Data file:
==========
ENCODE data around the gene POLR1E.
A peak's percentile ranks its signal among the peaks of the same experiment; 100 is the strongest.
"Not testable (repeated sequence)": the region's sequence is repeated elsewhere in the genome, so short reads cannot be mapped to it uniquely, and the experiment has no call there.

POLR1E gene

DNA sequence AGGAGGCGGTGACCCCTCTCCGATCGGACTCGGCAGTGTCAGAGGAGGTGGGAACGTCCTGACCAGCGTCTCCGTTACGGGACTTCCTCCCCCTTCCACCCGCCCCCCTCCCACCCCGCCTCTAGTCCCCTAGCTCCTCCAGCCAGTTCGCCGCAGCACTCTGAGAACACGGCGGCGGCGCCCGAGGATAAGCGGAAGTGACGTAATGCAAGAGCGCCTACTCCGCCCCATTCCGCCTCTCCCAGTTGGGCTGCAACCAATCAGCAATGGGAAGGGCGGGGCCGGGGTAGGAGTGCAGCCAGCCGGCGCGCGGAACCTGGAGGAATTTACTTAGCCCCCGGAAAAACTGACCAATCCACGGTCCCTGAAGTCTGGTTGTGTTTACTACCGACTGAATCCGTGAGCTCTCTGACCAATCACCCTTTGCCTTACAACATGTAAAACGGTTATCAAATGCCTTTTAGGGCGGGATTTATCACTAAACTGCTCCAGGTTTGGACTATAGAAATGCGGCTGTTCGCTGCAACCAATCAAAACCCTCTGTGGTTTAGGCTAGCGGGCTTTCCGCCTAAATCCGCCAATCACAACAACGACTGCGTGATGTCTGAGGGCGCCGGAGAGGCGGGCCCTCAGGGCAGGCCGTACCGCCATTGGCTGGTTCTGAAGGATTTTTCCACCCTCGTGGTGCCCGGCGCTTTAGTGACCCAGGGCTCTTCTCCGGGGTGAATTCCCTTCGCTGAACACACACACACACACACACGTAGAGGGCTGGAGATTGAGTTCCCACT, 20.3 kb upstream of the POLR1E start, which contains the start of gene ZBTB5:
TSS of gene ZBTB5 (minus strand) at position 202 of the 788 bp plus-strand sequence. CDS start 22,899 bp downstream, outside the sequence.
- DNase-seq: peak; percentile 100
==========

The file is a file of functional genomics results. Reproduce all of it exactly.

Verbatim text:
ENCODE data around the gene POLR1E.
A peak's percentile ranks its signal among the peaks of the same experiment; 100 is the strongest.
"Not testable (repeated sequence)": the region's sequence is repeated elsewhere in the genome, so short reads cannot be mapped to it uniquely, and the experiment has no call there.

POLR1E gene

DNA sequence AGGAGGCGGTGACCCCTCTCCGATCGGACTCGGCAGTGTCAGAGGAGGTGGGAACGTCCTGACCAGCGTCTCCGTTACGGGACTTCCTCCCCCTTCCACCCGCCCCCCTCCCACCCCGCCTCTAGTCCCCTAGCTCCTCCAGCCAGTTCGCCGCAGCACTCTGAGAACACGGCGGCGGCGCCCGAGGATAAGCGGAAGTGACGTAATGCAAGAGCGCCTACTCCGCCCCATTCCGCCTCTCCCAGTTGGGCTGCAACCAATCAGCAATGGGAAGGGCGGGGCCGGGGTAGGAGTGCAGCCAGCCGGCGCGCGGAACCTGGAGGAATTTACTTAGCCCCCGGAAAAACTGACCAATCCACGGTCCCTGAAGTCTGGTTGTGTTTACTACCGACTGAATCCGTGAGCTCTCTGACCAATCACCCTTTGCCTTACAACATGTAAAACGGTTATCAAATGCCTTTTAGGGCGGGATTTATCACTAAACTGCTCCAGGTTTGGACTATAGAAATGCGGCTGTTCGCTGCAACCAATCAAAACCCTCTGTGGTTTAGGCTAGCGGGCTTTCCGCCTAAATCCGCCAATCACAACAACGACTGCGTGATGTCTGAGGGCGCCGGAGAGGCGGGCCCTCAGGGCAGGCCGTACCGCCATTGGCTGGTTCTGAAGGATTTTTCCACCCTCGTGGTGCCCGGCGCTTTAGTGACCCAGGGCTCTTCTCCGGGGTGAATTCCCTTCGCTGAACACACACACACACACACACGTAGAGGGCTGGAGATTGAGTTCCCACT, 20.3 kb upstream of the POLR1E start, which contains the start of gene ZBTB5:
TSS of gene ZBTB5 (minus strand) at position 202 of the 788 bp plus-strand sequence. CDS start 22,899 bp downstream, outside the sequence.
- DNase-seq: peak; percentile 100